Crocheting Can Be a Pain in the Neck
Our official mascot, Pat the Pelvis, can get carried away, sometimes.
So, when my Mother-in-law was visiting one day, I asked her to teach me how to crochet. In an afternoon, we went over the basics, and within a few weeks, I had most of the techniques down (thanks to blogs and YouTube). I was hooked!
I can’t help it!
It’s really easy to get settled down in a position that causes your neck and body to slump forward. Your shoulders can also begin to roll forward. All of this can be bad news for your spine and pelvis.
This has been on my mind more so now than before because I’ve recently been teaching my son how to crochet (at his request). He is well on his way to making his first little coasters, but I have noticed him lifting his head and stretching more often. We’ve been learning some useful techniques to help with text-neck because children (and adults) spend so much of their day looking down. We look down at our desk. When look down to eat. We look down to text, scroll, read and play games on our phone. We look down to read. And for those of us knitters and crocheters we are constantly hunched forward. We are slowly turning into a society of quasi-modos.
My next crochet project.
- Take a break. I know, I know, one more round and you are nearly done that amigurumi bear or that special doily you are making as a gift. Seriously though, it’s important to give your neck and arms a break. The longer you bend forward and extend your arms, the more tension you are putting on your neck, back and shoulders . . . whether it is crochet, knitting, needlework, sewing, crafting, origami, reading, etc.
- Slowly rotate your head in circles (clockwise and then counterclockwise). Turn your head from side to side and up and down. Do this frequently.
- Exercise more. Put everything down and rotate your shoulders. Lift your arms above your head a few times. Also stretch them out and bend them in to get blood flowing and also to avoid your arms cramping up. Extend those finger digits too and rotate your wrists as well.
- Check your posture. I am the worst at this, but it’s important, so let’s work on this together. When you get settled into a project, the first thing that goes is posture. However, every half an hour or so, check your posture and sit up straight. Sit up straight. Shoulders up, back and down again. Don’t get settled in a slouching position for too long. Make sure your shoulders don’t keep rolling forward.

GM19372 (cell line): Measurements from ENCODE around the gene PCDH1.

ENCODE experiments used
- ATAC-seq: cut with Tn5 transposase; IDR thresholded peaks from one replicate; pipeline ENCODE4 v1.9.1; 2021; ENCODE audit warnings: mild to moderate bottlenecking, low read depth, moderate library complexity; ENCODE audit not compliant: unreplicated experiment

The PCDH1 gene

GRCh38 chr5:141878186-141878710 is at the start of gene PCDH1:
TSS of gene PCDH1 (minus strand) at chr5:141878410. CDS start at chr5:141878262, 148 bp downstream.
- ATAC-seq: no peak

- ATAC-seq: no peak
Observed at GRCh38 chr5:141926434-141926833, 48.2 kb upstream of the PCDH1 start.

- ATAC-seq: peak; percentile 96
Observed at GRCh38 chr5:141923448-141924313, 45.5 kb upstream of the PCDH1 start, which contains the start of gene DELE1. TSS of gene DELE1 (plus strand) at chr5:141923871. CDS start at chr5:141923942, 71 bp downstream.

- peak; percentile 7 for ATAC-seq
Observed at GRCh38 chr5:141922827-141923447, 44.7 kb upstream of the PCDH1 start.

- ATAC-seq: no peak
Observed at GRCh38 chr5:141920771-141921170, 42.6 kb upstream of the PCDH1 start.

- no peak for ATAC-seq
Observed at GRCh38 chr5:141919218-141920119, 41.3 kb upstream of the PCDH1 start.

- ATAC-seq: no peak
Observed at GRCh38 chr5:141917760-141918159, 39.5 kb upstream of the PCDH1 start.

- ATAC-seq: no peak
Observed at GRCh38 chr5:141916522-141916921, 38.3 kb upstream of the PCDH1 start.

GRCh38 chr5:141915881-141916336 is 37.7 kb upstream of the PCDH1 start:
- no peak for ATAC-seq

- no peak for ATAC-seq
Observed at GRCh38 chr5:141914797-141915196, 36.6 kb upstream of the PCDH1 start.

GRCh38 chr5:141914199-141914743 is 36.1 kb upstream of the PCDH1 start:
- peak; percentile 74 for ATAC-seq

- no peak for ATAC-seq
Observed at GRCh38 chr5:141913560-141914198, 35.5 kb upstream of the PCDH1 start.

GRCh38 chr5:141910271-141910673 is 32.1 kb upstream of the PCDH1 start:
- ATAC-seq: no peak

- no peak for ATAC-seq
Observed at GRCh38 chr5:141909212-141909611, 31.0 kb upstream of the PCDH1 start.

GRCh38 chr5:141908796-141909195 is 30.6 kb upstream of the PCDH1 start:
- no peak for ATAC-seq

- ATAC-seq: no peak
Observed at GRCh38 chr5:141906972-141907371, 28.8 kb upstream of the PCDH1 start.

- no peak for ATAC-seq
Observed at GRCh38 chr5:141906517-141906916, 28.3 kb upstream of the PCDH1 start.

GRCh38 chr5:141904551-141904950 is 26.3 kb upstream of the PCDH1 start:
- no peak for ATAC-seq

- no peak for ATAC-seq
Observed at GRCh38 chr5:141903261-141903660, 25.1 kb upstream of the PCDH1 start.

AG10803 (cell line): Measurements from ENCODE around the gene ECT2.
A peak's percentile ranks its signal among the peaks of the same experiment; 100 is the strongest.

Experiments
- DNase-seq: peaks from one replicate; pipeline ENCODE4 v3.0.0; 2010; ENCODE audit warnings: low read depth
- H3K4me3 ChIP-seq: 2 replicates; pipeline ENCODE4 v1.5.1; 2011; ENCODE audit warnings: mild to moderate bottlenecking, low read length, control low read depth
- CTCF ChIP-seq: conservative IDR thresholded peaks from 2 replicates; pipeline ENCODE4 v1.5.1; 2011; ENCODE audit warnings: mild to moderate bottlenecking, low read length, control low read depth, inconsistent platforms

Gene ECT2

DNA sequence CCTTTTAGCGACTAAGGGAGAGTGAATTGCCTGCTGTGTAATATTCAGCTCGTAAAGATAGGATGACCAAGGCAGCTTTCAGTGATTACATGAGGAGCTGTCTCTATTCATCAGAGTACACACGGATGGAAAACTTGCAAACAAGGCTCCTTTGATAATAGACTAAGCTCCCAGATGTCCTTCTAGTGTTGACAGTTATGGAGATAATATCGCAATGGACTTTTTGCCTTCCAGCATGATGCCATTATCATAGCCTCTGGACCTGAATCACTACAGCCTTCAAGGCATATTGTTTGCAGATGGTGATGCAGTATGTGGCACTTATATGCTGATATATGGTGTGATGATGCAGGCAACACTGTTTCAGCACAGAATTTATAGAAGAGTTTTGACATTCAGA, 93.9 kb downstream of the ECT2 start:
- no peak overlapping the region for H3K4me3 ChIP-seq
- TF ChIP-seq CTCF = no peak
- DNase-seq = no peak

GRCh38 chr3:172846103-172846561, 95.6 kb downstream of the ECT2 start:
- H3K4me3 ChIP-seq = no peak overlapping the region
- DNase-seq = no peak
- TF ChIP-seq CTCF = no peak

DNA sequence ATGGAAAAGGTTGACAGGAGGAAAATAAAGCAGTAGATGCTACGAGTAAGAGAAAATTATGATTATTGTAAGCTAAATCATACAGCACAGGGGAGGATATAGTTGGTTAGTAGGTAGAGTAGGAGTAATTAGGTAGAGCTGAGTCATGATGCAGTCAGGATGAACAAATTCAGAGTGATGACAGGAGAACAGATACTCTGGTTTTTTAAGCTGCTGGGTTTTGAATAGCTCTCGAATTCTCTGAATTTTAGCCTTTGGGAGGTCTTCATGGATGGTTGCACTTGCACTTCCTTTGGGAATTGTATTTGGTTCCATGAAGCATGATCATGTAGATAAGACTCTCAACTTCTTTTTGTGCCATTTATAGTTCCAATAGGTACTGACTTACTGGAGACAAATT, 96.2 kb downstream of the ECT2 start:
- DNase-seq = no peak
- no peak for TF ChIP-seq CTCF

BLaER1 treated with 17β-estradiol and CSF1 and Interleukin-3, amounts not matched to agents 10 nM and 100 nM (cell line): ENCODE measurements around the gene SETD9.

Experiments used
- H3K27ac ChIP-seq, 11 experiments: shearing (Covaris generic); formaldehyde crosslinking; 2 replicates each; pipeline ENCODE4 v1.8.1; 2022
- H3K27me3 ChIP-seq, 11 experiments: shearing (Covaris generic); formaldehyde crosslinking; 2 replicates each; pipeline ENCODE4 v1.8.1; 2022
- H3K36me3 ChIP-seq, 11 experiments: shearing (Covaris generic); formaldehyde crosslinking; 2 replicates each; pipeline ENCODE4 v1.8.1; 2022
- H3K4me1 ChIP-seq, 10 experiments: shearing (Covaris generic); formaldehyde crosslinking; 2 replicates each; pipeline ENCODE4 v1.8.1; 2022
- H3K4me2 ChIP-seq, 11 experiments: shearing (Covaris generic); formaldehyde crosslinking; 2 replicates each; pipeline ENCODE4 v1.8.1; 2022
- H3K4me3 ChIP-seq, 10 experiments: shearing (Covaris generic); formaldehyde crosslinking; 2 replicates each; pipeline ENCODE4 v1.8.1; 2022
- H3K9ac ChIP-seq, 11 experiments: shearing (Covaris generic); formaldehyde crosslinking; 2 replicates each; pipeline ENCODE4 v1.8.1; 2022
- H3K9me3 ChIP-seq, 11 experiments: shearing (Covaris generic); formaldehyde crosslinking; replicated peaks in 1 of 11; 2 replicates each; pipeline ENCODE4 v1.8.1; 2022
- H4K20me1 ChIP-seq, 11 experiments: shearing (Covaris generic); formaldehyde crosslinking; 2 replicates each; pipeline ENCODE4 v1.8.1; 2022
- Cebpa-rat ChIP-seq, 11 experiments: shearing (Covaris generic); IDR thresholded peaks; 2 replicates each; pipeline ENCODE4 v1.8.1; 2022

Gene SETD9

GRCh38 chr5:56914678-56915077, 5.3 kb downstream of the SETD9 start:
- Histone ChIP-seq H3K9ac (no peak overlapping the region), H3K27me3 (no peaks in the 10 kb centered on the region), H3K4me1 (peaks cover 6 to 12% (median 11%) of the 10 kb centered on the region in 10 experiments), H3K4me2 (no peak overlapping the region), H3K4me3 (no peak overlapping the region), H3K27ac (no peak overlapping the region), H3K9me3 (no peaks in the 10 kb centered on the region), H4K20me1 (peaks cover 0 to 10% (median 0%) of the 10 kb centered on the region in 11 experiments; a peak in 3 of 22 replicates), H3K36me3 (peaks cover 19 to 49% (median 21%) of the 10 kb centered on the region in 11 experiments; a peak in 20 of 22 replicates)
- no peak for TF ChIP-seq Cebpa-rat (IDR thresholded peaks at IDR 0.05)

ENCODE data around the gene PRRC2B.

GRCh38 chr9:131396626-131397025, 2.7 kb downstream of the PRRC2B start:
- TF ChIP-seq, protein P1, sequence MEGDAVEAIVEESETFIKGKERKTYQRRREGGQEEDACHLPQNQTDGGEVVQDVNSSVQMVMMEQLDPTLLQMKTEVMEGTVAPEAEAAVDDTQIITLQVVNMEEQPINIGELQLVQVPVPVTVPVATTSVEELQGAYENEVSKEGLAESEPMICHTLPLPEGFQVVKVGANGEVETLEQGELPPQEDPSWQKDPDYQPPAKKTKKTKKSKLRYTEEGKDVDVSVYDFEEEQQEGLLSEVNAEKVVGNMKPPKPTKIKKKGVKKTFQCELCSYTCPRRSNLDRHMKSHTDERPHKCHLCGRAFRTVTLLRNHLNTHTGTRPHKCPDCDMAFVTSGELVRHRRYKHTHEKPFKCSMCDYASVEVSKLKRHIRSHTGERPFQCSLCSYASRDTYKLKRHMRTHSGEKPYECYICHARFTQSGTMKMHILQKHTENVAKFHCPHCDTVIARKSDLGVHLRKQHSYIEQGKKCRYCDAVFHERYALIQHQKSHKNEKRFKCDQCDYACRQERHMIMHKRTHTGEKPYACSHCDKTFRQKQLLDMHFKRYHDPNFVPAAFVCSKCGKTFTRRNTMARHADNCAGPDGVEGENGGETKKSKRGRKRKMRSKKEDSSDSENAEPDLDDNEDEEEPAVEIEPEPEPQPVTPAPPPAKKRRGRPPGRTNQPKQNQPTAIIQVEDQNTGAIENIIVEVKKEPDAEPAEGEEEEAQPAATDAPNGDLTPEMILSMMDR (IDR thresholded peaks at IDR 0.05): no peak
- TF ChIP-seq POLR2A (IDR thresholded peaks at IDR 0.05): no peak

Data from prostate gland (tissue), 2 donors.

- Get up. Move around to avoid hours in the same slumped over position. Some people will think ‘taking a break’ doesn’t always involve getting up, so this one gets its own category. Getting up will break the sedentary position you are in and get blood flowing.
- Look up. It’s common and natural to hold your work low, but if you can adjust your position and hold your knitting or crochet higher, you won’t have to drop your head down as low. Obviously you don’t want to hold it too high either (eye level will add more tension to your arms and shoulders), so find middle ground. Perhaps put one or two pillows on your lap, so you can rest your work on it. If you are pillow-making crazy like me, you can even make your own pillows to use! Bonus!!
Not recommended for pillow fights.
If you have further tips that you use to keep your neck, back and shoulders from getting stiff, feel free to add them in the comments below.
And if you are up to it . . . feel free to show-off your crochet or craft work!
The little guy’s first coasters!